Where would you put the aquatic slug, Elysia chlorotica? Well, it’s a slug, so you’d assume it would get its energy by eating algae or plant material. Obviously it’s an animal. Yet its dusky green colouration reveals quite an interesting trick – this slippery gastropod can also soak up the sun to feed itself. Continue reading DNA thief goes green to feed
Old man emu isn’t well known for his swimming ability, nor is his cassowary cousin. The flightless African rhea can’t operate small aircraft, ostriches aren’t very good at teleportation and as large as the extinct New Zealand moa was, it’s unlikely it got there by jumping across the Tasman.
They are all related as a group of birds called ‘ratites’. Biologists from the Australian National University wondered just how it was that these birds managed to spread to different parts of the globe if they couldn’t fly. Yet the DNA of the moa revealed an interesting secret – its closest ancestor is a small South American bird called a ‘tinamous’. Continue reading How the emu got grounded
Flowering plants aren’t just pretty to look at; if they had never evolved, the human species probably wouldn’t have either. The brains of our primate ancestors grew large on a diet of fruit and flowers provided by a group of plants known as ‘angiosperms’.
But over 140 million years ago there was no such thing as a flower – plants such as conifers and ferns used other methods other than flowers to reproduce. A few million years after the last dinosaur walked the planet, flowering plants took over conifers as the most common type of tree. Today there are thought to be between 250 000 and 400 000 species of flowering plant. Continue reading Better pipes made flowers a blooming success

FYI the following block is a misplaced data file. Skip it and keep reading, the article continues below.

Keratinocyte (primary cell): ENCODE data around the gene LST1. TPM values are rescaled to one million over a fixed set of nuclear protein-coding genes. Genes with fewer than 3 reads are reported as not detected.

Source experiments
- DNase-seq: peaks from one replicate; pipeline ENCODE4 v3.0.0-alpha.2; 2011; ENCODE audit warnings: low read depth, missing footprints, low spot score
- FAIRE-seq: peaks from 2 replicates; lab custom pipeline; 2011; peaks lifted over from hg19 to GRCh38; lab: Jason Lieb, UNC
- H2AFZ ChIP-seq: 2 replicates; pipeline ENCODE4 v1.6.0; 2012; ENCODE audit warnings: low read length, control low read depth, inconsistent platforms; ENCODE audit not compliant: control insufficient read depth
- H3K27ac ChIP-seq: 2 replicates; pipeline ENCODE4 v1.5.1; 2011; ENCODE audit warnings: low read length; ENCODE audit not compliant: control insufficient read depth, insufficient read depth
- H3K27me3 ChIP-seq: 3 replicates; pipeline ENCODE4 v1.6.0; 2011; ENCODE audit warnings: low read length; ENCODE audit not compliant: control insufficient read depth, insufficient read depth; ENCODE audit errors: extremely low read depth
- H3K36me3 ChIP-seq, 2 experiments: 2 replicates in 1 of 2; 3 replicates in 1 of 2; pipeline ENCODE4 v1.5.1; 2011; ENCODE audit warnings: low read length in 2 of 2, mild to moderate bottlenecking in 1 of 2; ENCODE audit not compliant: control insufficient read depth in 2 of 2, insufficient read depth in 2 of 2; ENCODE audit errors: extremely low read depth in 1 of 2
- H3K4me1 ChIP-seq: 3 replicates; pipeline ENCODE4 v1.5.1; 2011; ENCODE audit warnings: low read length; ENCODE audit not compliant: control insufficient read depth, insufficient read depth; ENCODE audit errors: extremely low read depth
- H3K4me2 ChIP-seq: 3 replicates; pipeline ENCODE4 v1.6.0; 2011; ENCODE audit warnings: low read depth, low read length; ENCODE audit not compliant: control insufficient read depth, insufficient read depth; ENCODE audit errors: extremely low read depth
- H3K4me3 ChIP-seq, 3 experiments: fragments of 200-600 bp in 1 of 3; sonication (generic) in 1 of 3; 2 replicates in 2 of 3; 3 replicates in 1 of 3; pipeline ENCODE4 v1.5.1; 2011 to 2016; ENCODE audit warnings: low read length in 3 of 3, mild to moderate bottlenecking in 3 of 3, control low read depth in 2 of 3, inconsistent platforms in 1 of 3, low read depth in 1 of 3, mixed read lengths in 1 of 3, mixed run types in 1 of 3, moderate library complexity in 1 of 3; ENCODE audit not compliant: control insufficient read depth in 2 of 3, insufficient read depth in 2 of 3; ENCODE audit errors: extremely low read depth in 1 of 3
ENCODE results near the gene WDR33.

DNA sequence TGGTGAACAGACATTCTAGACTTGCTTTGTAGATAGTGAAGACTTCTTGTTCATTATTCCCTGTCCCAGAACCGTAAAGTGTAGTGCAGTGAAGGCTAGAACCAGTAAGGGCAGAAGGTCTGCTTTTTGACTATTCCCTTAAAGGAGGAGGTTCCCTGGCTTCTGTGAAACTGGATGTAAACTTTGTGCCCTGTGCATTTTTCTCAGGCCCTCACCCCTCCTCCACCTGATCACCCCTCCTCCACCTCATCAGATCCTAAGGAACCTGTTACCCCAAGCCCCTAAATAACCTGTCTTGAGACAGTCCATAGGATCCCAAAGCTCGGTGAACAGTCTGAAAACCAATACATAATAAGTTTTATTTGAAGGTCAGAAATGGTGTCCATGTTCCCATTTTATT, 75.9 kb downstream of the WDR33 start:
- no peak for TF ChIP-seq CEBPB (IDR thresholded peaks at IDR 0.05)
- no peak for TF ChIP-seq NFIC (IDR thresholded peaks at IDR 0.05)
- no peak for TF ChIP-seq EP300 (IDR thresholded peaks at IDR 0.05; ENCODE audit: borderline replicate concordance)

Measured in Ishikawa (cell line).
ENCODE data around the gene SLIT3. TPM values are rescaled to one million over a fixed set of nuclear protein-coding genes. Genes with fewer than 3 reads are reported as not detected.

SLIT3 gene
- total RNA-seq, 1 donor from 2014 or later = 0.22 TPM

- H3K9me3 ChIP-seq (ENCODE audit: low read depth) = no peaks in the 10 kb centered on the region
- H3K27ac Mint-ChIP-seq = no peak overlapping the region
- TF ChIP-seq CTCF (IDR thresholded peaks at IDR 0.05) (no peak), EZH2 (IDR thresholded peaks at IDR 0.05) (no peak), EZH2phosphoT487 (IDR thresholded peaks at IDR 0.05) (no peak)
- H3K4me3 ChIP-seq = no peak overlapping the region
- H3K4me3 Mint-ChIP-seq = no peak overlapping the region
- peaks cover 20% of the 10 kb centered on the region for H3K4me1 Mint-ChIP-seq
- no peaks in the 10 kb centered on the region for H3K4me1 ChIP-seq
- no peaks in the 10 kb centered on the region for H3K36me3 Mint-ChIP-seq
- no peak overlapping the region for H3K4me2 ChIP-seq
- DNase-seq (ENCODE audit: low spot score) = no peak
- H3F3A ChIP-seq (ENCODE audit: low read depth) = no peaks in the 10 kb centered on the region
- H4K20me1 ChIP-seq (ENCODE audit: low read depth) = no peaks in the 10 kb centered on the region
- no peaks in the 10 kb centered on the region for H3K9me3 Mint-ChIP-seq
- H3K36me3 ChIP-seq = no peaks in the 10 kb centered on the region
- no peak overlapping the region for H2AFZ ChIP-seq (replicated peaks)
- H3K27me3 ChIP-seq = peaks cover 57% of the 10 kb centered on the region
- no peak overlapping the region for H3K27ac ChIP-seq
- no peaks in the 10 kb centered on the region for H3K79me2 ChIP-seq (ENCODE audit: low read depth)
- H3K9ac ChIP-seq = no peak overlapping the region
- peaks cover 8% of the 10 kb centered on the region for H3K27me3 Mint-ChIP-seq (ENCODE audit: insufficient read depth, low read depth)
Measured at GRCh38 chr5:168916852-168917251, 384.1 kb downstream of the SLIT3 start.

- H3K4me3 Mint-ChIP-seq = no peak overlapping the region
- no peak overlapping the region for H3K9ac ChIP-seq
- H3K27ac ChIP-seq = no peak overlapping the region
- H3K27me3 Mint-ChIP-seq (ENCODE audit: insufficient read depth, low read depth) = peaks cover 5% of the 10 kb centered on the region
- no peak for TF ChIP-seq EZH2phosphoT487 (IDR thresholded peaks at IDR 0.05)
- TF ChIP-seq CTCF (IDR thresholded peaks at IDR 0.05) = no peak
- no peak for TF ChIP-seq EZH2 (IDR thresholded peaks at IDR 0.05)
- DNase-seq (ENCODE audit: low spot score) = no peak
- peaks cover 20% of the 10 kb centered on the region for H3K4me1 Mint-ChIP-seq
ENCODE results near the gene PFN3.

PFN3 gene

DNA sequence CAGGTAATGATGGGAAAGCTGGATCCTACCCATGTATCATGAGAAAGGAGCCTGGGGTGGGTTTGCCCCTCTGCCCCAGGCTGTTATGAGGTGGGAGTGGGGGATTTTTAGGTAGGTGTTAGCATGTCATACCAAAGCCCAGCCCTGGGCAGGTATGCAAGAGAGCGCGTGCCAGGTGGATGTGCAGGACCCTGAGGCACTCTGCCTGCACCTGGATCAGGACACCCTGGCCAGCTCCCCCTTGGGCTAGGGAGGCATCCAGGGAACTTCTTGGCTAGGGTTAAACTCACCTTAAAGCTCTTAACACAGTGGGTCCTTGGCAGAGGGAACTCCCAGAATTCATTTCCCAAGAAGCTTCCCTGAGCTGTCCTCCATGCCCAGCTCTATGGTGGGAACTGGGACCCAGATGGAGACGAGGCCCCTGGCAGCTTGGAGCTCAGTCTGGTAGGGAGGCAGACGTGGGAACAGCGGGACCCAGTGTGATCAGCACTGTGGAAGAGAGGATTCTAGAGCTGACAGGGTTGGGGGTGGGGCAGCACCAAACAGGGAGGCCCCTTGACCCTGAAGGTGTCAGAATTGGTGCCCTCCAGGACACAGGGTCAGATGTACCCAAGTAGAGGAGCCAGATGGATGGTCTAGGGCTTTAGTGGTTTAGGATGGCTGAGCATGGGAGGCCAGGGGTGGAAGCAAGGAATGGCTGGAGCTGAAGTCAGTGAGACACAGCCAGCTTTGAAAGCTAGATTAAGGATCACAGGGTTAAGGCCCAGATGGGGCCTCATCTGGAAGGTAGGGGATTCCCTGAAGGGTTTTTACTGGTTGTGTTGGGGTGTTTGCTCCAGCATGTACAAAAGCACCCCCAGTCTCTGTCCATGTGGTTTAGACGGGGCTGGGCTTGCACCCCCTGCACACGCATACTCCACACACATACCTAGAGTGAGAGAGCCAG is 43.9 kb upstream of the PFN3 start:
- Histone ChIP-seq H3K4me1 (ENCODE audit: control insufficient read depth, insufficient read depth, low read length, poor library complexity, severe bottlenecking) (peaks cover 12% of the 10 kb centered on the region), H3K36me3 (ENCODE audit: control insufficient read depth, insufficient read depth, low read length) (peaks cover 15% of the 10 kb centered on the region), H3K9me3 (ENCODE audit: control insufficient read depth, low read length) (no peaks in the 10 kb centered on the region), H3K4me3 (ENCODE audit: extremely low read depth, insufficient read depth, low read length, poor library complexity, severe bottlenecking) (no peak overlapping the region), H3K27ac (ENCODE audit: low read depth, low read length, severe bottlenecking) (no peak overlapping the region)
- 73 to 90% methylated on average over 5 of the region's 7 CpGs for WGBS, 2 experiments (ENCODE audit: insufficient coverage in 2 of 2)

Pinching the mug of the Science by Email editor should be considered a crime. Fortunately, it has been returned, and no harm was done. But if it could only talk! What adventures did it have? Where did it go? Who stole it in the first place?
If it had have been armed with a small device called a FLECK nano, such questions might have been answered.
A few years ago, CSIRO developed a wireless device called a FLECK, consisting of a central processing unit, flash memory and a radio transceiver. FLECKs could be outfitted with a range of different sensors to record conditions in their surroundings, such as the temperature or moisture. Continue reading Fleck specks keep track
Watch any science fiction movie and you’ll quickly get the impression that weapon of choice in the future will be little more than a flash of light. Whether it’s a tiny pistol or a cannon capable of bringing down entire spaceships, lasers seem to define war in centuries yet to come.
We mightn’t have spacecraft shooting bolts of light at each other quite yet, but going on a recent demonstration in California we might be blasting slightly smaller enemies from the sky. The mosquito is set to be the first real-life victim of the laser gun.
Microsoft’s billionaire founder, Bill Gates, and his wife Melinda, set scientists a challenge to find cost-efficient ways of reducing the number of deaths from the parasitic disease malaria. The research company ‘Intellectual Ventures Laboratory’ took up the challenge and began work on a device that used a tiny laser to quickly zap any mosquito unlucky enough to get too close. Continue reading What’s the buzz about lasers?
If a cyclone tore through a book shop, how would you react if you were told it was your job to glue all of the books back together again? With ripped-up pages scattered all over the place, where would you start? A team of French microbiologists faced a similar dilemma when studying the diversity of bacteria in the human gut.